One of the things I have always found fascinating about our culture is the idea of masquerades as spirits. As a child, I was that told masquerades were spirits who crossed into the human world from the spirit world during special festivals. I had this picture in my head of a translucent world where everyone was a spirit and between that world and ours, a big golden gate which good people who die pass through and become spirits, masquerades, then bad people when they die become demons. So on special festivals, some of these good masquerades bless us with their presence and dance.
The only festival I remember seeing while growing up was the Okere Juju Festival in Warri. It was about a week long, people especially women, was asked to stay indoors. All electric bulbs on balconies should be switched off so that the people can perform their rituals in preparation for the festival. I also saw masquerades during Christmas and New Year celebrations, Sometimes, they chase us with canes so we have to part with some of our Christmas money, other times we just meet them dancing- and it was such a delight whenever I watched them danced and did all that acrobatics.
As I grew up, I discovered this good spirit, bad spirit story was untrue. People wore the masquerades, people are the ones dancing. Those very tall masquerades are a combination of 4/5 men, but I only saw them during festivals or big parties, you can then imagine my surprise when I moved to Lagos and saw masquerades every other day.
At first, I thought it was a month long festival, but every time I pass through Yaba market, there is someone in dark raffia-like cloth, holding a cane walking about. I soon discovered why they were always walking close to people, whispering in their ears- they were begging for money! I laughed so hard when I found out. I know they are special masquerades like the Eyo that people rarely see but who are these ones going about begging money untop ancestral spirits claims?
On my way home from my NYSC Community Development Service, CDS, meeting last week, one of the “ancestral spirits” walked up to me, he was holding a long stick, freshly plucked off a tree. “Hay Corper!” I continued walking, after all, my mother did not name me “corper.” ‘Corper, I dey call you come here,’ I hasten my footsteps while praying, “hay God don’t let this masquerade abi ancestral spirit flog me with that cane.”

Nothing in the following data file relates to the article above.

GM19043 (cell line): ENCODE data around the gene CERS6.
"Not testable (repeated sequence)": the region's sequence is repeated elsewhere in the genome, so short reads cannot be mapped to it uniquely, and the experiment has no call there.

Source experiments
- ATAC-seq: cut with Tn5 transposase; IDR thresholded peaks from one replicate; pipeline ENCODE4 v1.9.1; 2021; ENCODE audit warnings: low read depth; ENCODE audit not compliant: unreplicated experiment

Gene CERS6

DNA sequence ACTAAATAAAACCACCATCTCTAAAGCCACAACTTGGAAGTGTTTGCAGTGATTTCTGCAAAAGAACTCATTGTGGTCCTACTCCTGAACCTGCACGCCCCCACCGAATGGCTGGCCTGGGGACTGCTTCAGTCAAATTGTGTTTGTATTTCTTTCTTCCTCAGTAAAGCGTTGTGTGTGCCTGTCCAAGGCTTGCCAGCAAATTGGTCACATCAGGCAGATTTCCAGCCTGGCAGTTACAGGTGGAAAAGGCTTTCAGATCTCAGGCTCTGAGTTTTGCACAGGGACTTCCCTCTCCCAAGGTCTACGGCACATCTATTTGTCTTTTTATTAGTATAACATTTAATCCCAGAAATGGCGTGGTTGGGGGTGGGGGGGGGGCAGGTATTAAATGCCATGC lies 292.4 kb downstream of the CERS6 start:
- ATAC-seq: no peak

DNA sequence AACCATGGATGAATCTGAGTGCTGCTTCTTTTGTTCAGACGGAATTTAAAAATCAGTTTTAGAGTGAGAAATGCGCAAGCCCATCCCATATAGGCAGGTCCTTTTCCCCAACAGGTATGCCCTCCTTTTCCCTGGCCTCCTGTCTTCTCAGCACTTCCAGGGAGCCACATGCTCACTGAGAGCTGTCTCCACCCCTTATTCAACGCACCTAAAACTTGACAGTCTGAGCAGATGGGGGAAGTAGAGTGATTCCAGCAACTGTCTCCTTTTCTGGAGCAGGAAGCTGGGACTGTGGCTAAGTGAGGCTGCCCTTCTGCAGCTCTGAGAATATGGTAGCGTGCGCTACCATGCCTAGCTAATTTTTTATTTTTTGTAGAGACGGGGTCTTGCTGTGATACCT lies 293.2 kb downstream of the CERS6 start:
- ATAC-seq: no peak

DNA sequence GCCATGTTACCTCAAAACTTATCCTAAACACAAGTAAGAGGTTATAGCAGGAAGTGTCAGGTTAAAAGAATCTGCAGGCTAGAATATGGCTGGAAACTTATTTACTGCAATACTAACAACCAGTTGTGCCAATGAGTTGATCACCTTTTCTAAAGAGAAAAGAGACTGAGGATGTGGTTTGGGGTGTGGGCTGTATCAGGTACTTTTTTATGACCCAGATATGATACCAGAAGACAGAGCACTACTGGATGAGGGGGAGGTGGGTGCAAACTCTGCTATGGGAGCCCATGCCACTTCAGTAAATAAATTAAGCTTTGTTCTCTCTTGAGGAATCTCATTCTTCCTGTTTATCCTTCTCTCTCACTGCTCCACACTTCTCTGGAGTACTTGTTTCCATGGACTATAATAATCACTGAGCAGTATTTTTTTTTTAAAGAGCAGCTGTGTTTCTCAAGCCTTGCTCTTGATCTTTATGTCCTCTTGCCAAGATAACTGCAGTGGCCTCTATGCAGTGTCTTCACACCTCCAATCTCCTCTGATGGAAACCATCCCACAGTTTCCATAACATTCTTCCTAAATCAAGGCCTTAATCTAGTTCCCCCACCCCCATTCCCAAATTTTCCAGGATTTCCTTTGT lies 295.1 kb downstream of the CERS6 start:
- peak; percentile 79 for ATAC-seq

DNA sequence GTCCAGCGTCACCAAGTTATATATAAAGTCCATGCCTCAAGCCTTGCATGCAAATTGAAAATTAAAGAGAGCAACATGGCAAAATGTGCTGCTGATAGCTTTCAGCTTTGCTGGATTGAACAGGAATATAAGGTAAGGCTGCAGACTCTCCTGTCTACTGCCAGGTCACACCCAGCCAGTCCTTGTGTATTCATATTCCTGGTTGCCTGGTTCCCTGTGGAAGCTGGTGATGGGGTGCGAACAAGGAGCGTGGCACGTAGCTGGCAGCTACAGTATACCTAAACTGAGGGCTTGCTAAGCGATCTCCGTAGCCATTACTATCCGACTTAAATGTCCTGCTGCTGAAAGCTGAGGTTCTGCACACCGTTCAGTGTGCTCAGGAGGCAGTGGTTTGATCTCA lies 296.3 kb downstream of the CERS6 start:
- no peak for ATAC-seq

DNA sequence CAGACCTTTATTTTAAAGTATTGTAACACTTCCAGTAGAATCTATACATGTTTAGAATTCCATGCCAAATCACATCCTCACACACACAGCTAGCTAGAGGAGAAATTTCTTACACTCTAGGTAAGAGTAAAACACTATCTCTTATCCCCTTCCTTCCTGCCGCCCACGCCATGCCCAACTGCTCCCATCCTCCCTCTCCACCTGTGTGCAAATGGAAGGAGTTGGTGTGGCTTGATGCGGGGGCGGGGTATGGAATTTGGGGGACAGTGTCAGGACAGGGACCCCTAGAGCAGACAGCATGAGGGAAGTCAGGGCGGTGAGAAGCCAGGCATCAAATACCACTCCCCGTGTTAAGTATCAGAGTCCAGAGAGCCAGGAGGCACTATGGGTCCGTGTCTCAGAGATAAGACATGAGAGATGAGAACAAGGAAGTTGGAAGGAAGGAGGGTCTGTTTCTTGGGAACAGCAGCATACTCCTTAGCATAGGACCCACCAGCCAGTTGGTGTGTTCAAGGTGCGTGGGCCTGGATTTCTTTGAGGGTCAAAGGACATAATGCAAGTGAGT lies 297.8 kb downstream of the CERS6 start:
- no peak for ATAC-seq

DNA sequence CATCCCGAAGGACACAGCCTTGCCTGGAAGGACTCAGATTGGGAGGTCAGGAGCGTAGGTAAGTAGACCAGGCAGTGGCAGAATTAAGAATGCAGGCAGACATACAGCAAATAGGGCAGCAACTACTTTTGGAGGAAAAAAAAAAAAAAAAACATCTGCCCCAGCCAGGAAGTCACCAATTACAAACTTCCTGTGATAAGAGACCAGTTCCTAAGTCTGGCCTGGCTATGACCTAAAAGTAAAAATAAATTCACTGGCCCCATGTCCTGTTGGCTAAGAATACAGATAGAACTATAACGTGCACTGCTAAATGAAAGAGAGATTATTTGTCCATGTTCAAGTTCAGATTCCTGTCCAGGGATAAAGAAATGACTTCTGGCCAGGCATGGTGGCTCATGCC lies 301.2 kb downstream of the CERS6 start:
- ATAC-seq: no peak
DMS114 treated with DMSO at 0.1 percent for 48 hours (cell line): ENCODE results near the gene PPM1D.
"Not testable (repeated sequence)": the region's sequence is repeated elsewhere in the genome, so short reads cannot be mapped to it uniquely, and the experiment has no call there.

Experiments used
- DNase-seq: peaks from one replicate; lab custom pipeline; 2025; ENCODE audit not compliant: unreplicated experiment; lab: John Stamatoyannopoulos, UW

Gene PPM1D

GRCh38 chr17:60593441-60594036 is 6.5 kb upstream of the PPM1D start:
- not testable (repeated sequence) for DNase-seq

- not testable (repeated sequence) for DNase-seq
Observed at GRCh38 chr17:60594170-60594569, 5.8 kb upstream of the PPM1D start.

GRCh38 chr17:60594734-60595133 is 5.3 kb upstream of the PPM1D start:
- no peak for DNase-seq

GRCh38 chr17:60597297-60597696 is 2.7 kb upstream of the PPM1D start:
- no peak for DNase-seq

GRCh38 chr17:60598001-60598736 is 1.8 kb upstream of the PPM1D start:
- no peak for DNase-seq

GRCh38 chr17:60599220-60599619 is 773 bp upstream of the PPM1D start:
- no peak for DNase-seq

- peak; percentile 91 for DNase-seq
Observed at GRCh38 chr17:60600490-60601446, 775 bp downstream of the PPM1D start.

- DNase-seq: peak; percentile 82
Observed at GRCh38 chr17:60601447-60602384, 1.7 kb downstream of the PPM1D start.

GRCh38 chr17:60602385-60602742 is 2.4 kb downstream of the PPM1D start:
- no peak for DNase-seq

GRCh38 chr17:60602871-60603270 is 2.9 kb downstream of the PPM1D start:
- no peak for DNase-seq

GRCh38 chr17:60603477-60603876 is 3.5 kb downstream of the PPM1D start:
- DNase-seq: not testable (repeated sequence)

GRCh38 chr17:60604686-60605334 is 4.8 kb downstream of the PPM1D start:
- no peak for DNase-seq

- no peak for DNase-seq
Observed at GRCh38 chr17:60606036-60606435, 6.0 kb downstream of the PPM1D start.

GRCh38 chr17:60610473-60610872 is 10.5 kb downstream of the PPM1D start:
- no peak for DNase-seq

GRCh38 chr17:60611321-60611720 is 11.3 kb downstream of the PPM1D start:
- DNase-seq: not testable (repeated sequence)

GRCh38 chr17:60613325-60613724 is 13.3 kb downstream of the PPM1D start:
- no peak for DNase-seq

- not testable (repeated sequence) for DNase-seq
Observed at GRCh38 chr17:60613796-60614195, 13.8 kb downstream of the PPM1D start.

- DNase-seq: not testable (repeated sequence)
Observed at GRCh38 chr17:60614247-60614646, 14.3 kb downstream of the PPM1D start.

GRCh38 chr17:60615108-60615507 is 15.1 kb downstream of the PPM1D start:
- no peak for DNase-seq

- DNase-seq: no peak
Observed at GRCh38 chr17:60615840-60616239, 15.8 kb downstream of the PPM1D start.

I have no strength to judge case or trend hashtag. I just want to go home and sleep.
‘Corper you no wan answer me ehn? You no wan give me money wey FG dey pay una.’ He was now walking besides me. ‘Give me small thing, FG dey pay una big money, find something for me.’ It was like he was talking to himself, I didn’t even acknowledge he was there, I was just praying in my heart that he shouldn’t flog me with the cane.
I did not see any reason why I should give him money, he had two hands and legs functioning well, and I have been under the sun all day doing this FG corper work. Besides, I felt it was disrespecting of the culture for them to use the masquerade clothes to beg for money. So, when he asked me again, I sang in my head, lagbaja nothing for you… but was he going to trail me until I give him money, or worse flog me with that cane?
It was a man standing along the road that came to my rescue, “abeg leave the girl, how much dem dey pay corper? Na FG pikin no touch am o”
Yes! For once, I agreed I was a child of the Federal Government of Nigeria. FG pikin.
He seemed to consider what the man said, and he went away to look for his next victim. Phew. I have only one question to ask, Lagos people are these beggie beggie masquerades really the representatives of your ancestors?